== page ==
Why is marriage still sacred?

Certain aspects of America were once sacrosanct. A families of those who died in service to the nation. The vision of America penned by Emma Lazarus and carved at the foot of the Statue of Liberty.

We believed in the rule of law, and that justice was blind. The only thing we held more sacred than the flag was our First Amendment right to protest its sanctification.

Truth was once inviolable, non-negotiable. The media’s role in reporting it was a sacred duty.

Even in the closest contests, we never doubted our elections were free and fair. We expected the vanquished would concede, lick their wounds and return in two years or four.

These principles were sacred to us and now, arguably, they are not. But, despite all of this, one American institution still remains sacred: marriage.

This week, Donald Trump’s wife sat with Anderson Cooper to defend her husband. Melania wanted to respond to the now-infamous Access Hollywood tape that captured the Republican nominee at the very least expressing interest in women outside the bonds of marriage. She also addressed the onslaught of sexual assault allegations against her husband that came as a result of the tape’s release.

One section in particular caught me:

I am very strong. People, they don’t really know me. People think and talk about me like ‘Oh, Melania. Poor Melania.’ Don’t feel sorry for me. Don’t feel sorry for me, I can handle everything.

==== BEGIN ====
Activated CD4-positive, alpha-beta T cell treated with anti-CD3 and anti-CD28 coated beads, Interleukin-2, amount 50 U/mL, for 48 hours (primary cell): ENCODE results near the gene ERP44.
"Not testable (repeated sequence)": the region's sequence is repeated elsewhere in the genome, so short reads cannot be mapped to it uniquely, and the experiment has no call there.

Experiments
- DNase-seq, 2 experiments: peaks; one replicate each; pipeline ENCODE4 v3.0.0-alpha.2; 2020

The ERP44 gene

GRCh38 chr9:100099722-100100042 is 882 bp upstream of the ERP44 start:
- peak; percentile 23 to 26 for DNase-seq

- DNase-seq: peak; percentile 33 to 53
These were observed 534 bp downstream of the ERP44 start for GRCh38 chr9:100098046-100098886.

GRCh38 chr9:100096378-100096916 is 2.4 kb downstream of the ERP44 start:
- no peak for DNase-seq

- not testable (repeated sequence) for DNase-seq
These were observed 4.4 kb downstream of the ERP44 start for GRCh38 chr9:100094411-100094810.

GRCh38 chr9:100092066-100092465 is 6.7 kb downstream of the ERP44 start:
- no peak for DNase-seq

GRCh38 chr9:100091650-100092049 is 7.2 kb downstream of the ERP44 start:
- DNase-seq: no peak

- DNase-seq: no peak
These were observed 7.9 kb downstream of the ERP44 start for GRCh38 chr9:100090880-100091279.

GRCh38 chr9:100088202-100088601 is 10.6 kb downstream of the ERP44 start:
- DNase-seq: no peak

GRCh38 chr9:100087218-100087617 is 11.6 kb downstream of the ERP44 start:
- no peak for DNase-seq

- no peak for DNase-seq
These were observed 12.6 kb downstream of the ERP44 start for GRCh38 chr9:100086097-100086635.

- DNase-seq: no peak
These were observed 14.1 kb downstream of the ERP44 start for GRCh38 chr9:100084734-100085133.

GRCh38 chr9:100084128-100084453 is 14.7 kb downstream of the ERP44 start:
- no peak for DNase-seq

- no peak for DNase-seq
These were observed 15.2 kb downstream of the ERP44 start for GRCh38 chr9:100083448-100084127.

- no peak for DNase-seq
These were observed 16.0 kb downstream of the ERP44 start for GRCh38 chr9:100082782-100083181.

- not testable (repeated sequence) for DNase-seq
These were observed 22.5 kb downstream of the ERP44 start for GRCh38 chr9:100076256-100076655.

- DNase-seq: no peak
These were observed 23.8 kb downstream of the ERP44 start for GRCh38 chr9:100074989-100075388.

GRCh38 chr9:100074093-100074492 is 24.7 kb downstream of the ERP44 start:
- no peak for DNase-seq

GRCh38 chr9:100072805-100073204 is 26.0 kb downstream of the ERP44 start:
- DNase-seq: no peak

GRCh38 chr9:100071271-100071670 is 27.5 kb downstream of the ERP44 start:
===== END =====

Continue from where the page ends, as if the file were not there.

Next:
It was strikingly similar to another famous wife defending her politician husband whose fidelity was, let’s say, questioned:

You know, I’m not some little woman standing here by my man like Tammy Wynette.

In each case, supporters saw strength in their woman’s decision to stand by their man, whether it be Melania Trump now, or Hillary Clinton almost 25 years earlier. Opponents saw weakness and labeled each delusional or naïve, Melania for likening her husband to a schoolboy, Hillary for admitting she thought she got the philandering out of Bill’s system.

These similarities are important. Marriage plays a much larger role in how we evaluate politicians than we’ll admit. The life-long commitment a married candidate upholds implies a similar moral steadfastness will govern his political decisions. Consider, there hasn’t been a bachelor elected president since James “Old Buck” Buchanan in 1856.

Today, male politicians who violate the bonds of marriage, either through dalliance or divorce, are considered untrustworthy and harder to elect in some circles. Trump’s multiple marriages were used as attack points by both Ted Cruz and Jeb Bush in the Republican primaries. Similarly, Bill Clinton’s dalliances were used to question his fitness to lead the country, making him the first President to be impeached since Andrew “The Tennessee Tailor” Johnson in 1868.

And yet, plenty of countries elect leaders for reasons divorced from their relationship to marriage. The cavorting of Italy’s Berlusconi made tabloids, but ultimately economic not erotic reasons brought his nine years as Italy’s prime minister to a close. French President Francois Hollande has famously had two affairs but he still leads that country (and oddly enough, Andorra).

The point is that, as the number of Americans who are unmarried continues to rise, why do we evaluate our candidates through a matrimonial lens? If patriotism, compassion, justice, freedom, democracy and the truth are no longer sacred, why is marriage?

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